November 2013

Volume 28 Number 11

ASP.NET - Single-Page Applications: Build Modern, Responsive Web Apps with ASP.NET

By Mike Wasson

Single-Page Applications (SPAs) are Web apps that load a single HTML page and dynamically update that page as the user interacts with the app.

SPAs use AJAX and HTML5 to create fluid and responsive Web apps, without constant page reloads. However, this means much of the work happens on the client side, in JavaScript. For the traditional ASP.NET developer, it can be difficult to make the leap. Luckily, there are many open source JavaScript frameworks that make it easier to create SPAs.

In this article, I’ll walk through creating a simple SPA app. Along the way, I’ll introduce some fundamental concepts for building SPAs, including the Model-View-Controller (MVC) and Model-View-ViewModel (MVVM) patterns, data binding and routing.

About the Sample App

The sample app I created is a simple movie database, shown in Figure 1. The far-left column of the page displays a list of genres. Clicking on a genre brings up a list of movies within that genre. Clicking the Edit button next to an entry lets you change that entry. After making edits, you can click Save to submit the update to the server, or Cancel to revert the changes.

The Single-Page Application Movie Database App
Figure 1 The Single-Page Application Movie Database App

I created two different versions of the app, one using the Knockout.js library and the other using the Ember.js library. These two libraries have different approaches, so it’s instructive to compare them. In both cases, the client app was fewer than 150 lines of JavaScript. On the server side, I used ASP.NET Web API to serve JSON to the client. You can find source code for both versions of the app at

(Note: I created the app using the release candidate [RC] version of Visual Studio 2013. Some things might change for the released to manufacturing [RTM] version, but they shouldn’t affect the code.)


In a traditional Web app, every time the app calls the server, the server renders a new HTML page. This triggers a page refresh in the browser. If you’ve ever written a Web Forms application or PHP application, this page lifecycle should look familiar.

In an SPA, after the first page loads, all interaction with the server happens through AJAX calls. These AJAX calls return data—not markup—usually in JSON format. The app uses the JSON data to update the page dynamically, without reloading the page. Figure 2 illustrates the difference between the two approaches.

The Traditional Page Lifecycle vs. the SPA Lifecycle
Figure 2 The Traditional Page Lifecycle vs. the SPA Lifecycle

One benefit of SPAs is obvious: Applications are more fluid and responsive, without the jarring effect of reloading and re-rendering the page. Another benefit might be less obvious and it concerns how you architect a Web app. Sending the app data as JSON creates a separation between the presentation (HTML markup) and application logic (AJAX requests plus JSON responses).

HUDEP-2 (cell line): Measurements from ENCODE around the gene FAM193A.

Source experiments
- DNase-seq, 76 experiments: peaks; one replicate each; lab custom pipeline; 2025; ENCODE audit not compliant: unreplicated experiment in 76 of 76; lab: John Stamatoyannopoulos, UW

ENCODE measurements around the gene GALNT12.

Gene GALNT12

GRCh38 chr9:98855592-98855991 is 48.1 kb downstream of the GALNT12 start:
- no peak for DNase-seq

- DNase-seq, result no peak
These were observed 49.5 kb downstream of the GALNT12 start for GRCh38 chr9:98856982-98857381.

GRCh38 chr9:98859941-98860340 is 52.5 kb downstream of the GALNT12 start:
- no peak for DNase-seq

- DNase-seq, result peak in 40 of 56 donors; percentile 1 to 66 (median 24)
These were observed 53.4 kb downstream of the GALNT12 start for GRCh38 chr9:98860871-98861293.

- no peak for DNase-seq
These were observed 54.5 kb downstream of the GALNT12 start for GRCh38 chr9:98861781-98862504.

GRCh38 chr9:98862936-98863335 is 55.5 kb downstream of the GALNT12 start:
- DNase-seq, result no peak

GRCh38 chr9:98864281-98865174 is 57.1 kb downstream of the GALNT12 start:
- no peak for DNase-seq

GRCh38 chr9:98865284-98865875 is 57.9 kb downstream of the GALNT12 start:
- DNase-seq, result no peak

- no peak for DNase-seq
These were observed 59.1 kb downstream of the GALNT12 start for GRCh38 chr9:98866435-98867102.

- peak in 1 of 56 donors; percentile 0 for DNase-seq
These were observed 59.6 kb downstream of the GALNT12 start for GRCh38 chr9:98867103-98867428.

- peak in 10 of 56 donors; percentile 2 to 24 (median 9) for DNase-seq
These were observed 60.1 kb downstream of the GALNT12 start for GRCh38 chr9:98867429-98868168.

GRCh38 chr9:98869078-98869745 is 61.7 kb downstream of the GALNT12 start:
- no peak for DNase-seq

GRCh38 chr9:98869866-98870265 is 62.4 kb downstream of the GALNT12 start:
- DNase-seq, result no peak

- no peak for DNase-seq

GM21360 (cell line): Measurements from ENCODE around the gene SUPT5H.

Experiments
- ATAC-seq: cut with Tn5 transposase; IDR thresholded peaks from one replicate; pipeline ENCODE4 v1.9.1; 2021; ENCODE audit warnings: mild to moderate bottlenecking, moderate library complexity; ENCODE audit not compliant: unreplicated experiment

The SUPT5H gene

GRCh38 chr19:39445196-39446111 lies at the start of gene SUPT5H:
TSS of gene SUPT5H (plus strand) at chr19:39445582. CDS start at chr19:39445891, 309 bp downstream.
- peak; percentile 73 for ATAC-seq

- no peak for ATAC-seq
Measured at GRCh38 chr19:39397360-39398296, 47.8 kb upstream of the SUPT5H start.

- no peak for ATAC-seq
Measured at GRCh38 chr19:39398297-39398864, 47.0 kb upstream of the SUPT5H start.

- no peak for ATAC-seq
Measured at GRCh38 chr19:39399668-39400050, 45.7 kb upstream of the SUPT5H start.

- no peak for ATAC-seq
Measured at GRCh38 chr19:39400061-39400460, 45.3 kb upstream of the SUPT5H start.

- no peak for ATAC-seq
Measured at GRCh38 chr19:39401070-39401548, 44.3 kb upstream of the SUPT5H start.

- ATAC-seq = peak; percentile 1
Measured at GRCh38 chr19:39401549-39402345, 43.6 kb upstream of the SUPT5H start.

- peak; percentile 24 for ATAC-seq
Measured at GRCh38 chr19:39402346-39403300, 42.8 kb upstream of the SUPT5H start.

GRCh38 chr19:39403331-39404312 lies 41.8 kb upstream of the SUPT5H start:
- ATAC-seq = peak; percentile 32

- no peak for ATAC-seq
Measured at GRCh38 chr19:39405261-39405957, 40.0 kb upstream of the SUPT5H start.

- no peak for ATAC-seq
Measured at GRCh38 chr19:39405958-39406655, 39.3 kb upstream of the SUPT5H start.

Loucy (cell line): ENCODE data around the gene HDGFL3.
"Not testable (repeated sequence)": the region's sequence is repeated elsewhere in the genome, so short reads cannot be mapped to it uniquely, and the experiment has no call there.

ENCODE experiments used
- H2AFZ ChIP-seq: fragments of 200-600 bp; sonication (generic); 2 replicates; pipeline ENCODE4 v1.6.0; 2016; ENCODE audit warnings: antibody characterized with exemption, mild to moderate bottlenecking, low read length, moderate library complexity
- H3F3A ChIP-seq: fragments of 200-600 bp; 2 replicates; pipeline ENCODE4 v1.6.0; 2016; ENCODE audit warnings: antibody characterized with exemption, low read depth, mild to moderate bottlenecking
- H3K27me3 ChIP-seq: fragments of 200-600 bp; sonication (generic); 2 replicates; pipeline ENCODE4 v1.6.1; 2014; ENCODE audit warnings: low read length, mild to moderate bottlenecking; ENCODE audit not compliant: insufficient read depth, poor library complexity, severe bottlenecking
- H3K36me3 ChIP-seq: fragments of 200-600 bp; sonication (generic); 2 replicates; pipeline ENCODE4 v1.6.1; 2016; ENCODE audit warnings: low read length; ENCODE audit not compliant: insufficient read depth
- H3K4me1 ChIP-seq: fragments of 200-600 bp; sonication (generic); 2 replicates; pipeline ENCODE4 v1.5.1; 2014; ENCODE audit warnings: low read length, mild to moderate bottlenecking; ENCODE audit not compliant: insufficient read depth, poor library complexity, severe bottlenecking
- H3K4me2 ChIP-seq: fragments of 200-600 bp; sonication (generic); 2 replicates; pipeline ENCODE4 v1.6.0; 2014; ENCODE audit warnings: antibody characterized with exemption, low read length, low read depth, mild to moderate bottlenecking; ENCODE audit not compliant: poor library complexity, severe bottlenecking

This separation makes it easier to design and evolve each layer. In a well-architected SPA, you can change the HTML markup without touching the code that implements the application logic (at least, that’s the ideal). You’ll see this in action when I discuss data binding later.

In a pure SPA, all UI interaction occurs on the client side, through JavaScript and CSS. After the initial page load, the server acts purely as a service layer. The client just needs to know what HTTP requests to send. It doesn’t care how the server implements things on the back end.

With this architecture, the client and the service are independent. You could replace the entire back end that runs the service, and as long as you don’t change the API, you won’t break the client. The reverse is also true—you can replace the entire client app without changing the service layer. For example, you might write a native mobile client that consumes the service.

Creating the Visual Studio Project

Visual Studio 2013 has a single ASP.NET Web Application project type. The project wizard lets you select the ASP.NET components to include in your project. I started with the Empty template and then added ASP.NET Web API to the project by checking Web API under “Add folders and core references for:” as shown in Figure 3.

Creating a New ASP.NET Project in Visual Studio 2013
Figure 3 Creating a New ASP.NET Project in Visual Studio 2013

The new project has all the libraries needed for Web API, plus some Web API configuration code. I didn’t take any dependency on Web Forms or ASP.NET MVC.

Notice in Figure 3 that Visual Studio 2013 includes a Single Page Application template. This template installs a skeleton SPA built on Knockout.js. It supports log in using a membership database or external authentication provider. I didn’t use the template in my app because I wanted to show a simpler example starting from scratch. The SPA template is a great resource, though, especially if you want to add authentication to your app.     

Creating the Service Layer

I used ASP.NET Web API to create a simple REST API for the app. I won’t go into detail about Web API here—you can read more at

First, I created a Movie class that represents a movie. This class does two things: